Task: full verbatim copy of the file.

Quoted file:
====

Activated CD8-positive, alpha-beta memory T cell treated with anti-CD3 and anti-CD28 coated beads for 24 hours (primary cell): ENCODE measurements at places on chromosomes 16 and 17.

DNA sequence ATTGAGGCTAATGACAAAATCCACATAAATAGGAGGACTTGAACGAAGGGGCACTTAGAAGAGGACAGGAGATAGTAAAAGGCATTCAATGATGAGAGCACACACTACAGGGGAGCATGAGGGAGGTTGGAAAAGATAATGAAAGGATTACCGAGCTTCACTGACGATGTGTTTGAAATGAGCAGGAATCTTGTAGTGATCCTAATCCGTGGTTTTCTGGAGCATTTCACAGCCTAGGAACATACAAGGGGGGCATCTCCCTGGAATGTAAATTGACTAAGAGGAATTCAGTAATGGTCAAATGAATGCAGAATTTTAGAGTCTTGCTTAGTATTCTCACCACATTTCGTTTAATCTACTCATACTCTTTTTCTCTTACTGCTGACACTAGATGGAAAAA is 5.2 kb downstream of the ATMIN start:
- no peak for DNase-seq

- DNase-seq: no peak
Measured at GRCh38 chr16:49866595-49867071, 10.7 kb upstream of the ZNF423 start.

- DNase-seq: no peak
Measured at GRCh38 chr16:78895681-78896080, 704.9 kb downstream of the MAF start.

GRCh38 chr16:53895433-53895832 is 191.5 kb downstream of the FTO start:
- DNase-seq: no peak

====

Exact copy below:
Activated CD8-positive, alpha-beta memory T cell treated with anti-CD3 and anti-CD28 coated beads for 24 hours (primary cell): ENCODE measurements at places on chromosomes 16 and 17.

DNA sequence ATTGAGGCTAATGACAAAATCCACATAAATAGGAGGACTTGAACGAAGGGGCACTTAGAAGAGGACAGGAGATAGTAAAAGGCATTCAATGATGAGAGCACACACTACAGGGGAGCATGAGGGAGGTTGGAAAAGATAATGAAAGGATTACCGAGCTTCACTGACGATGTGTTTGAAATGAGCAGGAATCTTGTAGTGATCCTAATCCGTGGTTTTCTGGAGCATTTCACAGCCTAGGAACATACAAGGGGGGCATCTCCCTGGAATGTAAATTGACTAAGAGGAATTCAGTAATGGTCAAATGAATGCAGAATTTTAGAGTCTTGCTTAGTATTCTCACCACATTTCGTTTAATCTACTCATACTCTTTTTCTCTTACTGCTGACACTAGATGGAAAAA is 5.2 kb downstream of the ATMIN start:
- no peak for DNase-seq

- DNase-seq: no peak
Measured at GRCh38 chr16:49866595-49867071, 10.7 kb upstream of the ZNF423 start.

- DNase-seq: no peak
Measured at GRCh38 chr16:78895681-78896080, 704.9 kb downstream of the MAF start.

GRCh38 chr16:53895433-53895832 is 191.5 kb downstream of the FTO start:
- DNase-seq: no peak